Empty nests equal new CASA volunteers

Empty nests equal new CASA volunteers

May 29 2013

By Sonia Kotecha

Out of all the opportunities in Austin why do you want to be a CASA volunteer?

This is the first question we pose to prospective CASA volunteers as part of their pre-training interview process. Our volunteers come from all walks of life so you can imagine the varying responses we receive, from wanting to make a significant impact in the life of a child to wanting to gain experience working in the judicial and social service system while giving back to the community. As we approach this time of year another theme emerges as to why one chooses to become a CASA volunteer – empty nest syndrome.

As high school seniors are waiting on the edge of their seats to throw off their caps and gowns and embrace their newfound independence, their parents are often left sitting on the bleachers pondering, “What’s next for me?” Becoming a CASA volunteer is the solution for many parents who experience a sense of loss and loneliness when their only or last child leaves the so-called ‘nest.’ Read more< Read More

Meet Volunteer Advocate Richard Mattingly

Meet Volunteer Advocate Richard Mattingly

May 21 2013

Richard Mattingly has spent much of his life in the world of education. After growing up in Houston, he headed to Austin to attend the University of Texas and became a high school math teacher. He then continued his own education before working for the University of Texas for 27 years in the education department and as the Assistant Dean for Student Affairs. Read More

Helping prevent children from coming into foster care

Helping prevent children from coming into foster care

May 15 2013

Many people assume that all of the children served by CASA are in foster care and the majority of them are. However, because our courts in Travis County want to help families address their problems quickly and early, we are also appointed to children who are at risk of moving into foster care but for whom the court, CPS and CASA are making a last effort to try to avoid that outcome.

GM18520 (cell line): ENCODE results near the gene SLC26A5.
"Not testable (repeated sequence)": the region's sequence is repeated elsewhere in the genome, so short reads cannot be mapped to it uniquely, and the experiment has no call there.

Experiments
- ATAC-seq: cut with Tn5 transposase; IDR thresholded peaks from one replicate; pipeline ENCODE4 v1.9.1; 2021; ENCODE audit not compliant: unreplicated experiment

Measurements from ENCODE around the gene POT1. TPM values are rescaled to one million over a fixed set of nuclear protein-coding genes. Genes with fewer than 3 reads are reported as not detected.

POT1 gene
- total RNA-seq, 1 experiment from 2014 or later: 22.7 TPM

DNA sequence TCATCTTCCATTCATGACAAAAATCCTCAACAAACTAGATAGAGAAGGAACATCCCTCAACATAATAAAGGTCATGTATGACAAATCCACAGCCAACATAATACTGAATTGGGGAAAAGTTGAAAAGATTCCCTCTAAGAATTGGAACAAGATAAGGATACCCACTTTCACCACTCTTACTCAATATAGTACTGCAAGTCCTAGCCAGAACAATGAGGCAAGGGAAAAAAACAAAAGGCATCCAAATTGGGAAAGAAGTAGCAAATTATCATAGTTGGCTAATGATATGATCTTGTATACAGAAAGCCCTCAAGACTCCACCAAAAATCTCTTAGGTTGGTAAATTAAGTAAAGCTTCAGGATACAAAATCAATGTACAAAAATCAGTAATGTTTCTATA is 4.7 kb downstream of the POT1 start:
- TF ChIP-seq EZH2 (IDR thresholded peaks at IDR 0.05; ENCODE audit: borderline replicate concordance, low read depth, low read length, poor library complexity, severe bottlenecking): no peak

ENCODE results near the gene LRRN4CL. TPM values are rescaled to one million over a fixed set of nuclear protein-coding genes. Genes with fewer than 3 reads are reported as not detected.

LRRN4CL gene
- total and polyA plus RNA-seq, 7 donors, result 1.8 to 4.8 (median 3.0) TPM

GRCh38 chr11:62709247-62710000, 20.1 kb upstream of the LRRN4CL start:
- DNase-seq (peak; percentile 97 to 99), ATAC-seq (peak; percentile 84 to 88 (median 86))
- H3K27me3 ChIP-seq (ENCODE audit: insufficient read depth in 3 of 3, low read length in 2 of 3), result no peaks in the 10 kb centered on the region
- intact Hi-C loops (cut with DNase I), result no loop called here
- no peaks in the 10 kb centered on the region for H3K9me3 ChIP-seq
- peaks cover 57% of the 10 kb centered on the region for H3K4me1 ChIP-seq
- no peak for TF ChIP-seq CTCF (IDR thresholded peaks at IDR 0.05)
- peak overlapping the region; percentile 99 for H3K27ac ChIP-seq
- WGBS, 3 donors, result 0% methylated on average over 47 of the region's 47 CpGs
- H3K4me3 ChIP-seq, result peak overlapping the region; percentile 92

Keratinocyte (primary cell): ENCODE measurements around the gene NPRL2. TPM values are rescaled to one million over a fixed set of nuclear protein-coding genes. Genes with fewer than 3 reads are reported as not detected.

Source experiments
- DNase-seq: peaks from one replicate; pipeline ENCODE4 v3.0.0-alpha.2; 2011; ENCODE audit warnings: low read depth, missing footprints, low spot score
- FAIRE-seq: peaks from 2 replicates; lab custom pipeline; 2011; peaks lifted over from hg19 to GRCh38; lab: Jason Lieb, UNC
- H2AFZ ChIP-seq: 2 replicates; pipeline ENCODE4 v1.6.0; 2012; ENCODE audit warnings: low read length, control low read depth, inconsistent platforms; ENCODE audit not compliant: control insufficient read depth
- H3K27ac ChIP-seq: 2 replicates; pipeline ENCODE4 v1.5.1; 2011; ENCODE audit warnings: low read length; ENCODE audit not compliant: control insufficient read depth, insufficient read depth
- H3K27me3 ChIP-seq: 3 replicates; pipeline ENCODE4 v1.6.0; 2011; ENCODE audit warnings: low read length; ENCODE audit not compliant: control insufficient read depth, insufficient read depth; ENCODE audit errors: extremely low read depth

Children who come to the attention of CPS have already experienced abuse or neglect; however, removal of a child from his home and familiar surroundings, especially when followed by placement in foster care with strangers can be just as traumatizing, if not more so, than the situation that brought the child to CPS's attention in the first place. Fortunately, when there is a parent who is willing and eager to begin services that will correct the problems in the home and there is supportive and protective family or friends who are willing to keep the children safe, it can be possible to keep kids from having the State of Texas as their parent, even on a temporary basis. Read more< Read More

Thanking our Austin CASA volunteers

Thanking our Austin CASA volunteers

May 02 2013

On April 23, 2013, we celebrated our more than 550 dedicated volunteer advocates here in Austin with a party and dinner in their honor. Volunteers received many words of gratitude from The Honorable Darlene Byrne, Executive Director Laura Wolf, Program Director Key Richardson, and Director of Volunteers Sonia Kotecha. Our keynote speaker for the evening was Courtney Jones, a young woman who grew up in the foster care system, had a CASA volunteer of her own and who is now working to change and improve the foster system for other youth. Hear more< Read More

Speaking up for Felicia and Noemi

Speaking up for Felicia and Noemi

Apr 26 2013

By Callie Langford, Originally published in TODO Austin Magazine

April is National Child Abuse Prevention Month, a month dedicated to raising awareness about the needs of children and families across our country. Last year in Travis County alone, almost 2,000 children were brought into the care of Child Protective Services after having experienced abuse or neglect in their homes. Here is one CASA volunteer’s story of advocating for two young sisters to help them reach a safe, permanent home and stay connected with their family:

Felicia and her baby sister Noemi have smiles that could melt your heart, in spite of having gone through a lot in their young lives. When Felicia was two, the girls were removed from their young mother’s home when her immaturity and inability to care for her children proved too unsafe for them. The girls were far behind in their development, and Felicia displayed aggressive behavior and had not yet begun talking. At first, the little girls went to live with relatives, but this home quickly proved unsafe as well and the children were placed with a foster family. Read more< Read More